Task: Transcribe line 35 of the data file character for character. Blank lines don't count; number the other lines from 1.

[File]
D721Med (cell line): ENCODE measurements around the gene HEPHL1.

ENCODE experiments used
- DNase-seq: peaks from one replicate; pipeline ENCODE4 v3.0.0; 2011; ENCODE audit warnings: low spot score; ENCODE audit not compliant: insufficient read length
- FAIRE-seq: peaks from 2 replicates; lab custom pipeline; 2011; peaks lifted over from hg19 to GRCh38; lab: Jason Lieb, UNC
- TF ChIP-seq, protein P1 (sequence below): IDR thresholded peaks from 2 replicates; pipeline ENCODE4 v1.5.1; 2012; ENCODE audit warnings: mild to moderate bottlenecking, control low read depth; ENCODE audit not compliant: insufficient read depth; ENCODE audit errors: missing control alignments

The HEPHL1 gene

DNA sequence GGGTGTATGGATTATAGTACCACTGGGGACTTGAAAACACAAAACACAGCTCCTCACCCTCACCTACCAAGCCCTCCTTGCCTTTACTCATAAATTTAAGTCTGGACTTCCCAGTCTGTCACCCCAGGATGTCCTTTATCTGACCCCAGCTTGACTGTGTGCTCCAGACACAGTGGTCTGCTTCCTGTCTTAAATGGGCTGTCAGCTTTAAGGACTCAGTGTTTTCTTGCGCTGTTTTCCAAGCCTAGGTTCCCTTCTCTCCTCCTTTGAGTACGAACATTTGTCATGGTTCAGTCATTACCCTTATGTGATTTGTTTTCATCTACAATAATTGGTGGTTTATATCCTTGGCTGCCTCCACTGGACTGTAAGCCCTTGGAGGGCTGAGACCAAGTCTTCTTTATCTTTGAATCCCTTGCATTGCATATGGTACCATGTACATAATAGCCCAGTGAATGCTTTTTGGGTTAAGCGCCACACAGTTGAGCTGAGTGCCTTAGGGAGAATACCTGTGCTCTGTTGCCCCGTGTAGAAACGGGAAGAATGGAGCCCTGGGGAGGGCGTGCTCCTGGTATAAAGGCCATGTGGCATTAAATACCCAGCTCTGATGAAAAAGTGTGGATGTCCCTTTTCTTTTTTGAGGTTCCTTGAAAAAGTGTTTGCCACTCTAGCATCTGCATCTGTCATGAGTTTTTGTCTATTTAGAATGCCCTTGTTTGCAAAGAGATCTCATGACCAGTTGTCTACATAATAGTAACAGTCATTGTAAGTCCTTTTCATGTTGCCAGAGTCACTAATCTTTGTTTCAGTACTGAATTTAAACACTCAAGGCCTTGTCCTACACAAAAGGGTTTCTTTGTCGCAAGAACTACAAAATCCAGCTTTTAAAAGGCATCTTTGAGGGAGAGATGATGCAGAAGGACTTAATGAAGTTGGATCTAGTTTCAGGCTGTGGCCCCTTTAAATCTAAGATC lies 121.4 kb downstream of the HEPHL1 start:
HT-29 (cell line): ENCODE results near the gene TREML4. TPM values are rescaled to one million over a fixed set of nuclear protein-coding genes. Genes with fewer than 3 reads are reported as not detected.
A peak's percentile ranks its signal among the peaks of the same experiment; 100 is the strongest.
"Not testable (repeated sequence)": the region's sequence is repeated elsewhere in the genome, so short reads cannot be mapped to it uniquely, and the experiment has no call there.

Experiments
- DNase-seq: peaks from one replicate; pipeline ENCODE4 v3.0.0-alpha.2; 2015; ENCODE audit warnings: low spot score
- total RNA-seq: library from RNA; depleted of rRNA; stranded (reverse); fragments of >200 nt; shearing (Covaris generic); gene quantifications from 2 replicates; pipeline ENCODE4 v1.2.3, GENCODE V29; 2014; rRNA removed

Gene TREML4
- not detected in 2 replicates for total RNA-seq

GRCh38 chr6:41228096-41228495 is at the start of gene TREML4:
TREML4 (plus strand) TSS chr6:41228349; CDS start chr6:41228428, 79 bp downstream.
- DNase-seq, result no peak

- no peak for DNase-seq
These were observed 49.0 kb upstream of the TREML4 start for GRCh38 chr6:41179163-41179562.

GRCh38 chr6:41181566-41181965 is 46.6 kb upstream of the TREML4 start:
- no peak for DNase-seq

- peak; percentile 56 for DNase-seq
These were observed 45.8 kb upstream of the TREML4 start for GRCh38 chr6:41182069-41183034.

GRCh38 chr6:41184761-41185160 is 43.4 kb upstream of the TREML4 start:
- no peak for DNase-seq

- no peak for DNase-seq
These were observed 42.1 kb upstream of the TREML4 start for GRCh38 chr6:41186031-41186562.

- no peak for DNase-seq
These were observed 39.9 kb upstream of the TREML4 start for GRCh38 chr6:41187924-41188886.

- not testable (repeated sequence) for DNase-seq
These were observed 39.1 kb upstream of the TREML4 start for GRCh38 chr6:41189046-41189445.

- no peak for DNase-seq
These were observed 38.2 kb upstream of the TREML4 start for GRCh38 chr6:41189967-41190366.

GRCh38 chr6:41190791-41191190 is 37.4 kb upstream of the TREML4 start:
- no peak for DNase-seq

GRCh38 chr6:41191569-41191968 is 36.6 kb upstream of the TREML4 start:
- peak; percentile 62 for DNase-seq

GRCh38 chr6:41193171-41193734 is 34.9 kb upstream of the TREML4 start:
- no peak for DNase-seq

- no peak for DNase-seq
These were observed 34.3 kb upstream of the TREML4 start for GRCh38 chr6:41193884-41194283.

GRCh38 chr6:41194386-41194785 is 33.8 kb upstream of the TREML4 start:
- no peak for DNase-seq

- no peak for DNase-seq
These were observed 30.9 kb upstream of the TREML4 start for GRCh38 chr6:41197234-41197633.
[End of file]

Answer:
GRCh38 chr6:41190791-41191190 is 37.4 kb upstream of the TREML4 start: